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AWS analytics helps vendor fight climate change

Using a cache of analytics tools from AWS, Carbon Lighthouse is helping commercial property owners reduce carbon emissions while saving on energy costs.

Carbon Lighthouse is using analytics powered by AWS to fight climate change.

Operating commercial, industrial and residential properties in the United States accounts for more carbon emissions than transportation, according to the Environmental Protection Agency. Transportation accounts for only 29% of carbon emissions, while electricity, industry, commercial and residential property, and agriculture combine for 68% of carbon emissions.

Carbon Lighthouse, therefore, made it its mission to reduce carbon emissions produced by commercial and industrial buildings to help thwart climate change.

The organization, founded in 2009 and based in San Francisco, aims to accomplish its mission by offering energy savings as a service to make it profitable for building owners to reduce their energy needs and the carbon emissions that result from those needs.

To date, Carbon Lighthouse has reduced more than 260,000 metric tons of emissions, which is equivalent to the energy produced by 18 power plants, while at the same time delivering $250 million in savings for its clients, according to Brenden Millstein, president and head of product at Carbon Lighthouse.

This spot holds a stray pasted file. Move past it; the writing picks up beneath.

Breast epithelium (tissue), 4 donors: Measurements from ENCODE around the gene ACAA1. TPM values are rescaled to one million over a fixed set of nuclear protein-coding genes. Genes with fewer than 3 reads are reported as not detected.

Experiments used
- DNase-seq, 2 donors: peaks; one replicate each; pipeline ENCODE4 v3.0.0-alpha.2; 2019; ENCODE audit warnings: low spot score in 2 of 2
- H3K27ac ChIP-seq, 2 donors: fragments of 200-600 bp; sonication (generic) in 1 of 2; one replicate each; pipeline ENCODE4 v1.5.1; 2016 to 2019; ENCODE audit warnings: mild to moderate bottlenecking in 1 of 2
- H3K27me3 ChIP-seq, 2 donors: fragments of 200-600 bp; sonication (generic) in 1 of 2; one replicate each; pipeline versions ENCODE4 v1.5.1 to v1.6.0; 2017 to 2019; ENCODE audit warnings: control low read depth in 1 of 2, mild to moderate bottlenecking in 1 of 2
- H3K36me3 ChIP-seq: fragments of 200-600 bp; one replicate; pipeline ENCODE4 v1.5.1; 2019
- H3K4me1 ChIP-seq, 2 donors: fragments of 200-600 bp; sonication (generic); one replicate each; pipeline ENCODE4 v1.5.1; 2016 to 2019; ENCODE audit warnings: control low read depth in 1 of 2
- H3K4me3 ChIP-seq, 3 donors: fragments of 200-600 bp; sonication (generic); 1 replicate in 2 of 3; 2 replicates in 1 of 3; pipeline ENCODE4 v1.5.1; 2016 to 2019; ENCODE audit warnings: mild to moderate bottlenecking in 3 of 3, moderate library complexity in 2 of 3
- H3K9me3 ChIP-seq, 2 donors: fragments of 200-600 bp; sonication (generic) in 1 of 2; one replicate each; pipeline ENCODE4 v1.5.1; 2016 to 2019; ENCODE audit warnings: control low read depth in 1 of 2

At the core of the organization's battle against climate change -- its ability to help clients reduce carbon emissions, while at the same time delivering cost savings -- is analytics.

"Carbon Lighthouse makes it profitable for commercial and building owners to decarbonize their portfolios," Millstein said in a breakout session during AWS' Machine Learning Summit, a virtual user conference.

Brenden Millstein, president and head of product at Carbon Lighthouse
Brenden Millstein, president and head of product at Carbon Lighthouse, speaks during a breakout session during AWS' Machine Learning Summit, a virtual user conference hosted by the tech giant.

Carbon Lighthouse developed a software platform called CLUES (Carbon Lighthouse Unified Engineering System) that analyzes more than 100 million square feet of clients' commercial and industrial real estate and 5 billion energy data points. CLUES is an augmented intelligence platform that collects building data in real time and uses machine learning to develop models that lead to insights about how to reduce carbon emissions and what the resulting savings will be.

Underpinning CLUES is a technology stack from AWS.

Carbon Lighthouse uses Amazon Elastic Compute Cloud to run its servers, Amazon Relational Database Service to store metadata such as building addresses and square footage, Amazon Simple Storage Service to capture and store time-series data such as the data collected on site at buildings, and Amazon DynamoDB to retrieve and work with data.

It all starts with data that is streaming into our cloud platform from the 100 million square feet we already have in the platform.
Brenden MillsteinPresident and head of product, Carbon Lighthouse